The first time out in our costumes was Saturday night. We went—rather late—to our neighbourhood Halloween party. The flyer said it would go until 8 PM so we went out to dinner with a couple in our ward (who are aching for grandchildren and felt sorry for me being left alone with sick kids all weekend) before donning our costumes and heading over to the clubhouse. But when we got there we found the party was over. Everyone was cleaning up and heading home. And it was only seven o'clock!
The girls were a little disappointed until the organizers rounded up some lollipops and some glow-in-the-dark bracelets.
Rachel is Annie in the Magic Tree House. Her costume took several afternoons to complete but it was worth it because it's wildly popular and because we had such fun making it. We bought some spray paint and a coil of rope for her costume at a local super-discount store. I think we spent a grand total of $4 on her costume (spray paint isn't entirely cheap).
Miriam is Queen Lucy. She's wearing a pirate shirt that I picked up at a stuff swap and a jumper of Rachel's (that I picked up at a stuff swap). For accessories we used some of the same rope from Rachel's costume to make a fancy belt and tied a baby food jar (with beads glued on to make it fancy) for the cordial of fire-flower potion. Her crown is made of some flexible wire ($1 at the same store mentioned above) and some beads. Her cape was made from some fabric someone gave to me when my family lived in High River (so I've been lugging it around for more than a decade).
At first Miriam was worried that she wouldn't be able to be Lucy because she doesn't have short brown hair (like Lucy does in the movie) but I reminded her that in the book, Lucy has long blonde hair:
But as for Lucy, she was always gay and golden-haired, and all princes in those parts desired her to be their Queen, and her own people called her Queen Lucy the Valiant.I don't know why my girls are so hung up on hair colour (Miriam can't be Hermione when they play Harry Potter, nor can she be Ginny. She can only be Luna Lovegood. Little House on the Prairie roles are also most often cast by hair colour). I've tried to get them comfortable with taking artistic liberties but they're all about authenticity.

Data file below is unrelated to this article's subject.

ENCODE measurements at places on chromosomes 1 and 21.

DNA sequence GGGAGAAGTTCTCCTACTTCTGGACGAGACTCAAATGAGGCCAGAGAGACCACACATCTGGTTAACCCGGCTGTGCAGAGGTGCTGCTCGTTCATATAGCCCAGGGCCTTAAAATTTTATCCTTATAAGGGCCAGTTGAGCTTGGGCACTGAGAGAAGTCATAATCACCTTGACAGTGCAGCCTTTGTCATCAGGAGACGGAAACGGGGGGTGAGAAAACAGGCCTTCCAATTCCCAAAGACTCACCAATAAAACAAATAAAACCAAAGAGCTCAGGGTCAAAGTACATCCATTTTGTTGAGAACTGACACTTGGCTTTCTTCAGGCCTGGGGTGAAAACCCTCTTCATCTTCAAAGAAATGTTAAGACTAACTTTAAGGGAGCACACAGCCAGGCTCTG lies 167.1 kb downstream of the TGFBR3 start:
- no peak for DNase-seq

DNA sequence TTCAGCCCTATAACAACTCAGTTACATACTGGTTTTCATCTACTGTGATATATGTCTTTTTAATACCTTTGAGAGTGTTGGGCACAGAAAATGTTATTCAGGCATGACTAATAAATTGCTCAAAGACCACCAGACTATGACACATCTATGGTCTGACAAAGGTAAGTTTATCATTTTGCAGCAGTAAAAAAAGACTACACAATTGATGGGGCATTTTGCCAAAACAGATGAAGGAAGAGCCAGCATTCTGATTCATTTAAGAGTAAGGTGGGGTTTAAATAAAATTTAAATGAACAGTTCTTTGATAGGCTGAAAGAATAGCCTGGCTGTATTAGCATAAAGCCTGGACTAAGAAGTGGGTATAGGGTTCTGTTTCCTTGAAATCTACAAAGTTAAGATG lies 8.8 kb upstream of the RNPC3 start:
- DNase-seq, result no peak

Benjamin is a penguin.
He ties only with Miriam, of course, who was also the cutest little penguin. Miriam and Benjamin look so much alike!
|Halloween 2010: Miriam the Penguin, Rachel the Chicken|
The girls had fun playing math games while Benjamin and I sat in on a parent meeting discussing the new math standards.
Today Rachel came home carrying 43 pencils in her backpack.
"Look what I got at school!" she beamed jubilantly.
"Oh, wow!" I said, trying to let enthusiasm mask my puzzlement. "What for?"
"I guessed the closest number at the Estimation Station!"
She'd guessed 40 pencils.
One of friends at church won something like 184 tootsie rolls because he'd guessed the correct number of that item. Frankly, I prefer the pencils especially since we had our ward Trunk-or-Treat tonight (and are still planning on doing a little Trick-or-Treating tomorrow).
Rachel was still apprehensive about wearing her Magic Tree House costume to the Halloween Party tonight because it's so bulky, so we Annie-fied her the best we could, throwing pig tails into her hair (which is, unfortunately, brown, not blonde (Annie has blonde hair, you see)) and slapping a backpack on her back. That way she'd still be "in costume" without having to be in the treehouse.
I'm wearing a dress of my mom's that I haven't worn in ages. The last time I tried it on was Halloween 2007—three months after having Rachel—and it didn't fit so I figured it would never fit again. But I tried it on when I was in the attic hunting around for Benjamin's penguin costume and it fit just fine. I guess I shouldn't be surprised that the dress didn't fit in 2007 because I had just had a baby (and didn't realize how long it takes for things to readjust once the baby's born). I haven't been pregnant for nearly seventeen months now so it's fairly safe to say my body is approaching its normal prenatal state (which is a whole new thing post-baby (just for any first-time moms reading this who are under the delusion that their bodies will ever be the same again—it's not going to happen (but it's worth it))).